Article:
We are working with the assessors to get a more detailed understanding of the buildings affected, and we will continue to do that with any new examples. However, for the avoidance of doubt I stress that the number is very small. There is absolutely no confirmation at this stage that a cohort of buildings with an issue or a problem has been identified. In fact, the reality is quite the reverse. We have not yet identified a clear issue in sub-11 metre buildings, even in the very small number on which we have received reports, which we are still working through.

On the right hon. Gentleman’s final point, he is absolutely right that the ultimate objective and yardstick is whether an individual is able to buy and sell a property under the usual commercial terms. I hope that, through the announcement on 20 December and the operationalisation of a lender announcement from 9 January, the top 6 banks will lend on properties again and that they do not require an EWS1 form—it is a series of “or” statements in the lender contracts—so that the problems around EWS1 forms have either gone or is going. I am receiving periodic data from the banks about the volumes in the industry, and I think we are seeing some progress.

Where issues with how lenders are working have been identified, I am taking them up with lenders. As recently as last week I spoke to one lender about its requests for EWS1 forms, which is not what the lending agreement said. We will continue to do that where necessary, but the indication the I am getting, both from the officials who are looking at this issue and from the banks themselves, is that a lot of progress has been made. If individual leaseholders in buildings are finding it difficult to meet the cost of EWS1 forms, I would be happy to get further information so that I can take it up with the financial services industry and the individual banks involved.

The Minister has been extremely generous in giving way. We have thrown him a lot of questions, and he has characteristically tried to answer as many as he can on his feet. One thing is not clear, and I hope he might provide a little more clarity, particularly to leaseholders who are watching, as I know many are. In what way will the scheme be extended over time? Beyond the 49 developers that have signed the contract, what type of developer do the Government expect to come into the scheme at some point in future, if it is not through, as he put it, the very niche entry route of voluntary admission?

I am grateful for the question. I appreciate the importance of answering it, both for those who have an interest in it and for those watching who are affected by the issue. I hope we will be able to come forward with further information shortly. I am happy to write to the hon. Gentleman separately to articulate further information, if that is helpful, but I know that he will appreciate the fact that it takes time. We are trying to move as quickly as possible, which is one of the reasons why we chose an initial cohort and are seeking to move on.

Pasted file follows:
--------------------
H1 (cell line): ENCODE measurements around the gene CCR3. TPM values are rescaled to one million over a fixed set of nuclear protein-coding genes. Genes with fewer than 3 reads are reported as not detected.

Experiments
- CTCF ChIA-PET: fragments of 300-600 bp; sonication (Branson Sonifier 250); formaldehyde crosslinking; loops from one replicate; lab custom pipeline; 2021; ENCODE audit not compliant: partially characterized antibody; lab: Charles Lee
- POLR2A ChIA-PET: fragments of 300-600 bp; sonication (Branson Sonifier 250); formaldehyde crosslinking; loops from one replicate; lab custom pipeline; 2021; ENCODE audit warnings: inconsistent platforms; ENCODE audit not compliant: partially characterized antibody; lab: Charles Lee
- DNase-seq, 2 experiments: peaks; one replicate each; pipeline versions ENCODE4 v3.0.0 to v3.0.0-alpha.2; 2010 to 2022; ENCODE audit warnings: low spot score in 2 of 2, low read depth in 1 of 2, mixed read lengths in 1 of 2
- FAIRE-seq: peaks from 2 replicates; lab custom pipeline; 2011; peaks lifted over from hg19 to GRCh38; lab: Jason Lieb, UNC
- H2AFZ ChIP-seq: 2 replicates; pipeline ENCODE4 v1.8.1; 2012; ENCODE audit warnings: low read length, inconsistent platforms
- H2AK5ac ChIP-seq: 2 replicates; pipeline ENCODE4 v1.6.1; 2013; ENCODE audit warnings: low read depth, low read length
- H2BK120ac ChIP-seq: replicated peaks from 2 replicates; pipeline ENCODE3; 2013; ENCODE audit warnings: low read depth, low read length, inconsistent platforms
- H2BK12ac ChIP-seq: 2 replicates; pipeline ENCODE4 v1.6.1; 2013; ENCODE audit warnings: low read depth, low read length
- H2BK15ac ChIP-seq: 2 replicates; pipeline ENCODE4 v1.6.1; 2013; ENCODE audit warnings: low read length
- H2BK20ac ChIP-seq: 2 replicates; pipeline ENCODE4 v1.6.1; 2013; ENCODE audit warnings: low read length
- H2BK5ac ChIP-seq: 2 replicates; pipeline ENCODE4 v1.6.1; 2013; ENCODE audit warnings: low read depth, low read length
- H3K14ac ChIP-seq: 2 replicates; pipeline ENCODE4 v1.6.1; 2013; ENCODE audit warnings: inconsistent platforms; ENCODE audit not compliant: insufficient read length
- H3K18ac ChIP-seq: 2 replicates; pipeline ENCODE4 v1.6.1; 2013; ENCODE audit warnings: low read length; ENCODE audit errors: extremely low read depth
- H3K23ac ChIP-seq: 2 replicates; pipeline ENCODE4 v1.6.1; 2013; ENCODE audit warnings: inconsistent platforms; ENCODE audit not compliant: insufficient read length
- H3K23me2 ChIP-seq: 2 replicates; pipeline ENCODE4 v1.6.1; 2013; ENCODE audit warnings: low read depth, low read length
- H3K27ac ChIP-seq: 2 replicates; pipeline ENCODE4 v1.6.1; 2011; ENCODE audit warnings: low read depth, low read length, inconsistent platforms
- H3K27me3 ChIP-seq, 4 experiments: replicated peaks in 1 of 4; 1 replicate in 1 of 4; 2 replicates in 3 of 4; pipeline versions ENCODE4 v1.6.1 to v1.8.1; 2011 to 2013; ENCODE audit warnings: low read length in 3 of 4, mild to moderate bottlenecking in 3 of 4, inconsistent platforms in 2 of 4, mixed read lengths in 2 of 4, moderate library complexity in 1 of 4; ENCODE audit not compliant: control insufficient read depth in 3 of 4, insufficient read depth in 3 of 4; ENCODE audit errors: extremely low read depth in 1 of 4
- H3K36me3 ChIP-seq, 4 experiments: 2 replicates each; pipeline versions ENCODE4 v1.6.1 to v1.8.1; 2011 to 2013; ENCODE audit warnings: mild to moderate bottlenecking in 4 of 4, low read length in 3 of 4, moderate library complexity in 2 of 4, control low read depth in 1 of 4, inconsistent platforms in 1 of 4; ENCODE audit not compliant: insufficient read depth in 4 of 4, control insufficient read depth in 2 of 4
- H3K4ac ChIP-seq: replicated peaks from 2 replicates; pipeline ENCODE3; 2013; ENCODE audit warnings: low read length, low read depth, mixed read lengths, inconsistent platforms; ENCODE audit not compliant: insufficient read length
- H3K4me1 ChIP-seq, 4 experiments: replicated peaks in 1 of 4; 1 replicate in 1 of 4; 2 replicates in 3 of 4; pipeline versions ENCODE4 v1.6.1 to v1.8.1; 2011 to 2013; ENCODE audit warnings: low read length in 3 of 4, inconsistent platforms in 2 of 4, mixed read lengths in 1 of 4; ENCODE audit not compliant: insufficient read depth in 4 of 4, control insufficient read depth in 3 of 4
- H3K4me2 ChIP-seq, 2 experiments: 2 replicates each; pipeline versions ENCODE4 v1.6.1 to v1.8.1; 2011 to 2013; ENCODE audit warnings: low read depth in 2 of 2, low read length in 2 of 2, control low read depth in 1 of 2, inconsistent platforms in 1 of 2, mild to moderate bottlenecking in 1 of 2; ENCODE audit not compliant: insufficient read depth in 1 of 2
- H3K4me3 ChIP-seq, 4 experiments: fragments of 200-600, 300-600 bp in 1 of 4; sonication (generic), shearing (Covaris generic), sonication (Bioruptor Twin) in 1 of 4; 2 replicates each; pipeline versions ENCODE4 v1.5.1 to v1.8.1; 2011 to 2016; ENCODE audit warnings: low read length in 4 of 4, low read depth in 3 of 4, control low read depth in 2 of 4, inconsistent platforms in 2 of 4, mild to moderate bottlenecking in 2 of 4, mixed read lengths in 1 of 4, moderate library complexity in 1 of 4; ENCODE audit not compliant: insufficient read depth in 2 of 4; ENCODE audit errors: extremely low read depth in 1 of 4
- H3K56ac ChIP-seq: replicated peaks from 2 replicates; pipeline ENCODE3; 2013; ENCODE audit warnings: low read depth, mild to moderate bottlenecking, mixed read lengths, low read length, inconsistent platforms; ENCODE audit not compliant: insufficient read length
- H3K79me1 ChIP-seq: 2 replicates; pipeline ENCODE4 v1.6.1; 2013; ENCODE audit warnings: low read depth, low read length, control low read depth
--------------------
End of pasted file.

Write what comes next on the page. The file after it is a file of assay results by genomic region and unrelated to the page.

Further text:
I thank all Committee members for their contributions. The draft regulations establish a responsible actors scheme to ensure the safety of people in residential buildings, and to protect leaseholders and taxpayers from costs.

Will the Minister clarify something, for the avoidance of doubt? It is about when buildings are lower than 11 metres but there appear to be issues with valuations by estate agents who are unsure about the safety of the cladding arrangements. Has he made any consideration of what could alleviate the problem so that the market can operate properly and those who wish to sell can do so at sensible prices, and, likewise, those who wish to buy can get mortgages to do so?

I hope the lending agreement that was articulated by the big six lenders in January goes some way towards answering that question. We are working with relevant conveyancing organisations to provide clarity, but the fundamental and substantive answer is that the big six banks have given commitments to lend on the affected properties, which means that the ability to buy, sell and remortgage should be possible. There will obviously be commercial decisions behind those decisions, but it should be possible, and the early indication is that volumes are starting to move again.

The draft regulations establish a responsible actors scheme to secure the safety of people in buildings, to protect leaseholders and taxpayers from costs, and to ensure that a developer eligible for the scheme will take responsibility for the issues that have been created by its construction. There is, of course, more to do, as we have discussed on a number of occasions today. The Government intend to expand the scheme, but I hope the Committee will welcome this important step forward.

Question put and agreed to.


That the Committee has considered the draft Building Safety (Responsible Actors Scheme and Prohibitions) Regulations 2023.

Committee rose.